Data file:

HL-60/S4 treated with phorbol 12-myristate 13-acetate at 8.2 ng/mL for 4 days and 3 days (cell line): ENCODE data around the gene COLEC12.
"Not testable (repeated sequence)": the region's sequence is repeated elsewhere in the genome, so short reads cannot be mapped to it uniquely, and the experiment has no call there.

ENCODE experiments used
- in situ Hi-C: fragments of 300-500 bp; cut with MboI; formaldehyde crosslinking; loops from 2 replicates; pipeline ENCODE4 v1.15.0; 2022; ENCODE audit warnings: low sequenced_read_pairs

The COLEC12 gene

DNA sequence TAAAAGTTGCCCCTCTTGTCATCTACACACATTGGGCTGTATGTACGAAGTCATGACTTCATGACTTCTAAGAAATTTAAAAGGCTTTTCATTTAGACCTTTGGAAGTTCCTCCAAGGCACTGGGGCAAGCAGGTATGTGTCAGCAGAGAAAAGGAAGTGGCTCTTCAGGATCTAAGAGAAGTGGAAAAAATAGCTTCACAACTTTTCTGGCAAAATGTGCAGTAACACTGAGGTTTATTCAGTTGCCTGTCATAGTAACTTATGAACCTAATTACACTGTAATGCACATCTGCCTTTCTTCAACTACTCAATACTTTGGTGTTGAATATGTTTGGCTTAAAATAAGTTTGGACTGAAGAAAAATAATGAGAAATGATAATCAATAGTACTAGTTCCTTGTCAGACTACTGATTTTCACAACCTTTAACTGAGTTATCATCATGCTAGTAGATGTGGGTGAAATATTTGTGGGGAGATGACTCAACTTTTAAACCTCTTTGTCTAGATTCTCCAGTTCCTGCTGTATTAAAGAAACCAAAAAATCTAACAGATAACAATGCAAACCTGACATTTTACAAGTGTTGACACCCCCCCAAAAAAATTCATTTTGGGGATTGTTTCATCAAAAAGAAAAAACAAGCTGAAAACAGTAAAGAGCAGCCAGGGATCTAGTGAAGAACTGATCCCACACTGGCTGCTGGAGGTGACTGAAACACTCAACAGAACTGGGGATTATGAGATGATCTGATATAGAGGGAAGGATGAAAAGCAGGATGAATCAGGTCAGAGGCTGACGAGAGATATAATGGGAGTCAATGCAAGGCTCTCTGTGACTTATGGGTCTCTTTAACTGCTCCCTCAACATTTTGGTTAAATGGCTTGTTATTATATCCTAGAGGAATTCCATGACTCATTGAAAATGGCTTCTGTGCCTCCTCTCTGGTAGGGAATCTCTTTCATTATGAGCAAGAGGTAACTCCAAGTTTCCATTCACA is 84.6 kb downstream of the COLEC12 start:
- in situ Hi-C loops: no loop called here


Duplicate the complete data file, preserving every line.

HL-60/S4 treated with phorbol 12-myristate 13-acetate at 8.2 ng/mL for 4 days and 3 days (cell line): ENCODE data around the gene COLEC12.
"Not testable (repeated sequence)": the region's sequence is repeated elsewhere in the genome, so short reads cannot be mapped to it uniquely, and the experiment has no call there.

ENCODE experiments used
- in situ Hi-C: fragments of 300-500 bp; cut with MboI; formaldehyde crosslinking; loops from 2 replicates; pipeline ENCODE4 v1.15.0; 2022; ENCODE audit warnings: low sequenced_read_pairs

The COLEC12 gene

DNA sequence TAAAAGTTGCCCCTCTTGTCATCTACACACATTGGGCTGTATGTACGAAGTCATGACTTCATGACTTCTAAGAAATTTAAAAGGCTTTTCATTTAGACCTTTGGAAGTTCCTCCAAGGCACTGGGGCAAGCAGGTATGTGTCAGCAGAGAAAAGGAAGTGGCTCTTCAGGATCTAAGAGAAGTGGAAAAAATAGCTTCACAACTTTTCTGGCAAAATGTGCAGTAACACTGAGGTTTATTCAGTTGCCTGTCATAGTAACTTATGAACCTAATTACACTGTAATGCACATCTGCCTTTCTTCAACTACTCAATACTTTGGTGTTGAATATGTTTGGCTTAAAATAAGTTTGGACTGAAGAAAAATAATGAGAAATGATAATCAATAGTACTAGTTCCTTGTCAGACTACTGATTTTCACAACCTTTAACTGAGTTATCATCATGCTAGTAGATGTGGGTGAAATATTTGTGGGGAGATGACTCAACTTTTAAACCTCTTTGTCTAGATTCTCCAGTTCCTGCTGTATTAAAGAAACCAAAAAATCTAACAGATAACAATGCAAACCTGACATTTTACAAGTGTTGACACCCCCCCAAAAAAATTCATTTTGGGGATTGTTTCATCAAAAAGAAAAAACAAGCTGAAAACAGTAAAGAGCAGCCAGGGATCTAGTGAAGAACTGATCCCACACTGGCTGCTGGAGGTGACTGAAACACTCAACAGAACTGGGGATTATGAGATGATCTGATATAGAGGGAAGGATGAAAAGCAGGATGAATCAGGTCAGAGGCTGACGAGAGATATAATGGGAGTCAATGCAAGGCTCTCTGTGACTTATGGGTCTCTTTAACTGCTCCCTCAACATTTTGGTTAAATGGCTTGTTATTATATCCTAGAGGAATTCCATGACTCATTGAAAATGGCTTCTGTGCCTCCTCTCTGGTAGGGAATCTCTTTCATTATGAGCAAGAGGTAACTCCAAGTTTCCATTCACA is 84.6 kb downstream of the COLEC12 start:
- in situ Hi-C loops: no loop called here